As we all make the most of our time in quarantine and venture towards the reopening of businesses and recreation, so too does Marián Gáborík in his hometown of Trenčín. Covid-19’s impact in Slovakia was diminished by a decision to close borders and institute a national lockdown and ban on public gatherings before many European countries, and as a result the country with the lowest per-capita mortality rate in Europe eased social restrictions last week.
There are still smaller, localized flare-ups, but “we’re in the single digits the last 10 days or so,” Gáborík said about the decreasing cases.
Trenčín, a town with a large stone castle perched atop a massive rock on which a second century inscription boasts of a Roman legion’s conquest, is a city of 55,000 that represents Slovakian’s (hockey) frontier. 75 miles northeast of Bratislava and virtually adjacent to the Czech border, it’s also the home of Marián Hossa and Zdeno Chara, and to some degree is similar to Örnsköldsvik, Sweden, a cradle of Swedish hockey culture and the hometown of Peter Forsberg, or Jaromír Jágr’s native Kladno. Along with hockey-mad Košice, it’s a de facto Slovakian hockey capital where Arena Mariana Gáboríka is a short walk from HK Dukla Trenčín’s home rink, renamed to Pavol Demitra Ice Stadium in 2011 to honor the ex-King and fellow countryman after his tragic passing in the Lokomotiv disaster.
Gáborík’s rink – a project he funded and spearheaded upon graduating from his entry-level contract with Minnesota – is a major emblem of both local and personal pride that affords children and families similar structure and resources that he received as a child. Making a point to search out the positive whether in quarantine or daily life, Gáborík directed renovations at the rink over the past two months, defrosting the ice for the first time in 12 years. “We did some maintenance,” he said of the facility that also hosts his hockey school and a small hotel. “We painted, re-did the dressing rooms and fitness center and just took care of the ice surface and the concrete. It’s all done, we’re just waiting for the green light to hand it off, so we’ll just see when it is.” Earlier that day he’d already taken a call to start planning out what his annual hockey camp would look like with added health measures. “We still want to do the five terms, five weeks of it. We’ll see if we’ll be able to start on time. We usually start in July. We hope for that, but obviously it’s still hard to say. I mean, I hope so.”Gáborík has and will continue to spend his time well in suspended animation. He remains under contract with Ottawa for another season but hasn’t played since March 22, 2018, 16 games after his trade from the Kings and two weeks before he underwent back surgery. There’s always the benefit of having been wonderfully remunerated, but Ferraris, especially those with NHL horsepower to the tune of 407 goals in 1,035 games – don’t want to remain in the garage. They want to play, and if they’re not consistently surrounded by teammates amidst the highly regimented, structure-driven itinerary that has guided their NHL careers, their minds will naturally wander.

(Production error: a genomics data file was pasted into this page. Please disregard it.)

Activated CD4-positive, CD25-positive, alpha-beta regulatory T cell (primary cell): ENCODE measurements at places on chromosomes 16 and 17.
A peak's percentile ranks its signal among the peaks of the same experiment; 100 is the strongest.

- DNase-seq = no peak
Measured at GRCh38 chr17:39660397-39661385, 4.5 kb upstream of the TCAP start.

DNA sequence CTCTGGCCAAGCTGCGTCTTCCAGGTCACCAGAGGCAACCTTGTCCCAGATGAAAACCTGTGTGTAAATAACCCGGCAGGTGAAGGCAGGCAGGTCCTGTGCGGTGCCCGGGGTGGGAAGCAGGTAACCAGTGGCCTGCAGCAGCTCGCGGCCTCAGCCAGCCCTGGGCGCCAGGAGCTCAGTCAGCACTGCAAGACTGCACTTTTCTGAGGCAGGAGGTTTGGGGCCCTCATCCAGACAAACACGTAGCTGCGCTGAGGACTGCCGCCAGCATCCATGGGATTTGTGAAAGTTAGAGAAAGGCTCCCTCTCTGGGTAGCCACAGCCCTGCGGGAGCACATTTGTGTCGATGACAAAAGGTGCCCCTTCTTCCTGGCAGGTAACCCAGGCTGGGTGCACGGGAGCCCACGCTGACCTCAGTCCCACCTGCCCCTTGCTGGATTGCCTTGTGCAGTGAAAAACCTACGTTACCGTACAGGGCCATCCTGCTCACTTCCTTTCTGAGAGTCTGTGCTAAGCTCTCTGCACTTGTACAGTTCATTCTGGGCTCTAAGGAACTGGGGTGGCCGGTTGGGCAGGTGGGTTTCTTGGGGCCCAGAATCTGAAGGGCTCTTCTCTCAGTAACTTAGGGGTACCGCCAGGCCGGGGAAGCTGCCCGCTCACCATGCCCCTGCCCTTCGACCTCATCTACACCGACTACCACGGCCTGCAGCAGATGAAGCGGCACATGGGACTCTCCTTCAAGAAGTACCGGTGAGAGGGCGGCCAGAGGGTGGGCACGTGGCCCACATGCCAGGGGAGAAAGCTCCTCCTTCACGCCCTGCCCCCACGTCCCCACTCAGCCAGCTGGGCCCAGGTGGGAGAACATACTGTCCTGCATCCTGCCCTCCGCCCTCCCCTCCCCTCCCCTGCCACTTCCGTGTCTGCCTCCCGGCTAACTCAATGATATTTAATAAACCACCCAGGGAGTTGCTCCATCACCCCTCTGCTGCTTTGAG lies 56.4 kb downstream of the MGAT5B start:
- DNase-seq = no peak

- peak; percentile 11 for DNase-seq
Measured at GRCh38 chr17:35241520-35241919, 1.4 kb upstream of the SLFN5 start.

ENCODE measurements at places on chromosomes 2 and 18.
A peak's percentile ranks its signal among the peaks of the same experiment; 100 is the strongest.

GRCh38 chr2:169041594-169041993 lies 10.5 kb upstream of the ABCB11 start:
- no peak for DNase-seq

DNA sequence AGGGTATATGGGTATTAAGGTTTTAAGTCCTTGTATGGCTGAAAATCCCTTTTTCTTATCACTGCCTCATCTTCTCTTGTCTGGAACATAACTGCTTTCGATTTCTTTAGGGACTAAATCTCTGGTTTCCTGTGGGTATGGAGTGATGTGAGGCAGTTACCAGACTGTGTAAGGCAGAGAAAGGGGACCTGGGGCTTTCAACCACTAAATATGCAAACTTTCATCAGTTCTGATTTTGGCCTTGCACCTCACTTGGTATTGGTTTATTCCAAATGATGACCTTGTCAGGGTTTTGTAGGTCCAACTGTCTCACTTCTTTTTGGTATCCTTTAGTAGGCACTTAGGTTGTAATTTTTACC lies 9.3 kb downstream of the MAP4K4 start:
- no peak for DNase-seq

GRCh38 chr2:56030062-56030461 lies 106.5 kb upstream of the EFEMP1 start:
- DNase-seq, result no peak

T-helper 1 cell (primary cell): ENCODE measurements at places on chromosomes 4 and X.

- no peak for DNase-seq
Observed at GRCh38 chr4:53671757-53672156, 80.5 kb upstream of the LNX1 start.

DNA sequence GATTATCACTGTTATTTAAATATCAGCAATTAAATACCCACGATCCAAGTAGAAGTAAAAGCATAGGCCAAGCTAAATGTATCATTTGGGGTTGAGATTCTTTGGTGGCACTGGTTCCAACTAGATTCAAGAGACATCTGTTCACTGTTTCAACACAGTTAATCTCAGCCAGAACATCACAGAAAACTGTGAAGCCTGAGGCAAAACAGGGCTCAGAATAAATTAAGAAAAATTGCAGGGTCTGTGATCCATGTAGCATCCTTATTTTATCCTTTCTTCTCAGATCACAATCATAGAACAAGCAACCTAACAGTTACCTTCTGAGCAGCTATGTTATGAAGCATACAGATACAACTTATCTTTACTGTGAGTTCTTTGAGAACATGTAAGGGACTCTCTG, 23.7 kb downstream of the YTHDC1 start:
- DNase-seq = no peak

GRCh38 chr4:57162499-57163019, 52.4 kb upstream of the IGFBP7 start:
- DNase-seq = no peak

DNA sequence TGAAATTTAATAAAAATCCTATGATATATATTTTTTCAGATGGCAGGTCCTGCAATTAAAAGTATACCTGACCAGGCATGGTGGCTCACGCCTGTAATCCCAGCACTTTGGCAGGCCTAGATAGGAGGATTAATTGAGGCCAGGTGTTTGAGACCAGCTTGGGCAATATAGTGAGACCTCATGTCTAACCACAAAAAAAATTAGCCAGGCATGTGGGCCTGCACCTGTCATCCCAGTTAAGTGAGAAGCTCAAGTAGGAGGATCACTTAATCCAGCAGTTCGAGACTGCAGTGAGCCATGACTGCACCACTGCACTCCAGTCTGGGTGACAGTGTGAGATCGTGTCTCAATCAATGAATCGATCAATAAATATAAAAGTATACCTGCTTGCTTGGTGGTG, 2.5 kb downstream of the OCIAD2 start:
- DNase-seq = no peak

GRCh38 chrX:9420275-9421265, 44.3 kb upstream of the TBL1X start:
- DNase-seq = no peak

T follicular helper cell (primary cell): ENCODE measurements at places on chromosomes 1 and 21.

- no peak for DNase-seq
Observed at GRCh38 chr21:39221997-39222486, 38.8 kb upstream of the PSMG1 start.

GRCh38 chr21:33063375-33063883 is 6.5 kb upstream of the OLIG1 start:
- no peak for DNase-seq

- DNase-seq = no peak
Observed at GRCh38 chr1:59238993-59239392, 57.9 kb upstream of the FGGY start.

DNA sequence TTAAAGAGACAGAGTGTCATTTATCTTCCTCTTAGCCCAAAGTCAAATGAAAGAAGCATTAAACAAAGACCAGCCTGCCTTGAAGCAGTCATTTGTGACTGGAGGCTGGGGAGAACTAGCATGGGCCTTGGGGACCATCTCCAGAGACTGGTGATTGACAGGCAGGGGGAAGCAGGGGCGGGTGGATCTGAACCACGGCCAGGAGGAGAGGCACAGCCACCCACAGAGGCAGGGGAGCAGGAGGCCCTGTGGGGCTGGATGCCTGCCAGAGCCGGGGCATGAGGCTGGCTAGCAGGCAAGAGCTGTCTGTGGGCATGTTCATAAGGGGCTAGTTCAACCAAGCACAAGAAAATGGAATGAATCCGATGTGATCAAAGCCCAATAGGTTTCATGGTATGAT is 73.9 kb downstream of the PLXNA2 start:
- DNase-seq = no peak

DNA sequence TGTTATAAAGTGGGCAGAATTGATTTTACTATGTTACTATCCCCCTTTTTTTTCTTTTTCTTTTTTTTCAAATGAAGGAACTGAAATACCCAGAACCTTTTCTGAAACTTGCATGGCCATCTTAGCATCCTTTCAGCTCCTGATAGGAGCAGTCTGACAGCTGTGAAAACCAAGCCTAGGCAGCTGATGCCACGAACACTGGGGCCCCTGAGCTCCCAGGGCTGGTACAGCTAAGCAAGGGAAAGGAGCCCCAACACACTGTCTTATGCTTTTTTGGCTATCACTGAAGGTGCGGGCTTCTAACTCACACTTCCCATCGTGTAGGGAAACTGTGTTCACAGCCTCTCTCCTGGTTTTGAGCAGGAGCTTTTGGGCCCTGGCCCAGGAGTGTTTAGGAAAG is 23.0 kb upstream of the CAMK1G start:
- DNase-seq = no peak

But he’s poised to transition smoothly to his post-playing career, whenever that date technically arrives. This was easily foreseeable. Among the most well-known figures in Slovakia, the 38-year-old is easygoing and unrestrictive and maintains a level and positive mindset that made him a popular figure among teammates.
That laid-back outlook is what he brings to Boris a Brambor, a podcast he began last year with ex-Thrasher Boris Valábik that has risen to become among the most popular – and perhaps the most influential – podcast in Slovakia.
“It’s a good mix. We have a great chemistry,” Gáborík said. “He’s more of a serious guy on a podcast, and I’m throwing out a couple jokes and just being me – sometimes a little funny.”
That’s coming from Brambor, Gáborík’s nickname among Slovakian friends. Bestowed phonetically upon his brother, Brano, it was eventually inherited by Marian himself. (It should also say a lot about his character that friends supplied him with a variety of endearing nicknames – whether Ferrari, Brambor, or from his time in Minnesota, Cookie Monster.)
Conversations in Slovakian or any language always have the potential to lose context in translation, but you can get the jist of one of B&B’s most popular recurring segments, Sex pred zápasom? It translates directly to “sex before the match,” and it’s been a good icebreaker. “Every time we’re doing a story with somebody, we ask them that, so it’s a little theme that’s usually in every podcast,” he said. “We’ve just been going from athletes to celebrities here, some musicians. Because a regular interview, you’re doing it on TV or radio, everything is kind of on the surface. We’re just trying to go deep and really dissect everything and just have a loose atmosphere like we were having a coffee or we were in a bar or wherever. We’re just trying to comfort people, and the good thing is it’s not live, so if somebody doesn’t like something, it can be cut.”
That doesn’t exclude them approaching newsworthy topics. To the contrary, perhaps the most important headlines the podcast has drawn – and it has drawn quite a few – were covering B&B’s reaction to the Tipsport Liga terminating player contracts when the coronavirus forced Slovakia’s national league to cancel play. According to one player, second-place Slovan Bratislava hadn’t paid its players since January; those players then lost out on an opportunity at a championship when two members of a panel appointed Banská Bystrica, which finished two points ahead of them in the standings, as league champions. A unanimous decision was not necessary, but the panel’s vote was conducted in the absence of Miroslav Šatan, the third figure of the three-member panel and, importantly, the President of the Slovak Ice Hockey Federation. He was reportedly at home in quarantine and unaware of the vote at the time, which resulted in Banská Bystrica and third place Košice refusing to accept silver and bronze medals.